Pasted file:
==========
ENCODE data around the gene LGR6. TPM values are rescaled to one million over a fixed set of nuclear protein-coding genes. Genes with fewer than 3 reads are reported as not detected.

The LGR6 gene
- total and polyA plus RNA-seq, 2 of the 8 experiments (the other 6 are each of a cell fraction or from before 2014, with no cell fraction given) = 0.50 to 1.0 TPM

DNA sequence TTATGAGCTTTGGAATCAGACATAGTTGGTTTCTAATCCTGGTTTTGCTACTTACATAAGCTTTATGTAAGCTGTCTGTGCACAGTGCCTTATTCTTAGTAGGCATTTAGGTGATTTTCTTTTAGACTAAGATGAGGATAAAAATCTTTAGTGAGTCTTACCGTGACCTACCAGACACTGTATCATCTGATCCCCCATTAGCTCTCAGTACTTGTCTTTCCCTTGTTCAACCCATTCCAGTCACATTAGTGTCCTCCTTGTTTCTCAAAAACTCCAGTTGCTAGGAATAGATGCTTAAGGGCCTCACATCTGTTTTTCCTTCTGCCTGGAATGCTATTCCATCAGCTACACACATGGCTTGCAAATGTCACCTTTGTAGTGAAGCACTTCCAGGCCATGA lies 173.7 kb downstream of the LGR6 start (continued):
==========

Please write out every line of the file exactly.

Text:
ENCODE data around the gene LGR6. TPM values are rescaled to one million over a fixed set of nuclear protein-coding genes. Genes with fewer than 3 reads are reported as not detected.

The LGR6 gene
- total and polyA plus RNA-seq, 2 of the 8 experiments (the other 6 are each of a cell fraction or from before 2014, with no cell fraction given) = 0.50 to 1.0 TPM

DNA sequence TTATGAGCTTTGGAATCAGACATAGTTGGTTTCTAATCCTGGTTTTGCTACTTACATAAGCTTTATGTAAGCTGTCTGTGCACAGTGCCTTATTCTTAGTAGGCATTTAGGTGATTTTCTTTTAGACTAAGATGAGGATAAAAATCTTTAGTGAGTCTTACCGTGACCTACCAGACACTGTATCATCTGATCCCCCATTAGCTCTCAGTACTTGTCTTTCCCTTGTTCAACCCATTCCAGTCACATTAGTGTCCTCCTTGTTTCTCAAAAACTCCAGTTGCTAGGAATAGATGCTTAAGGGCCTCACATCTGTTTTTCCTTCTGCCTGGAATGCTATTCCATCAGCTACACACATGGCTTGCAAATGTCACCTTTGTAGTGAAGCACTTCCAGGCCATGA lies 173.7 kb downstream of the LGR6 start (continued):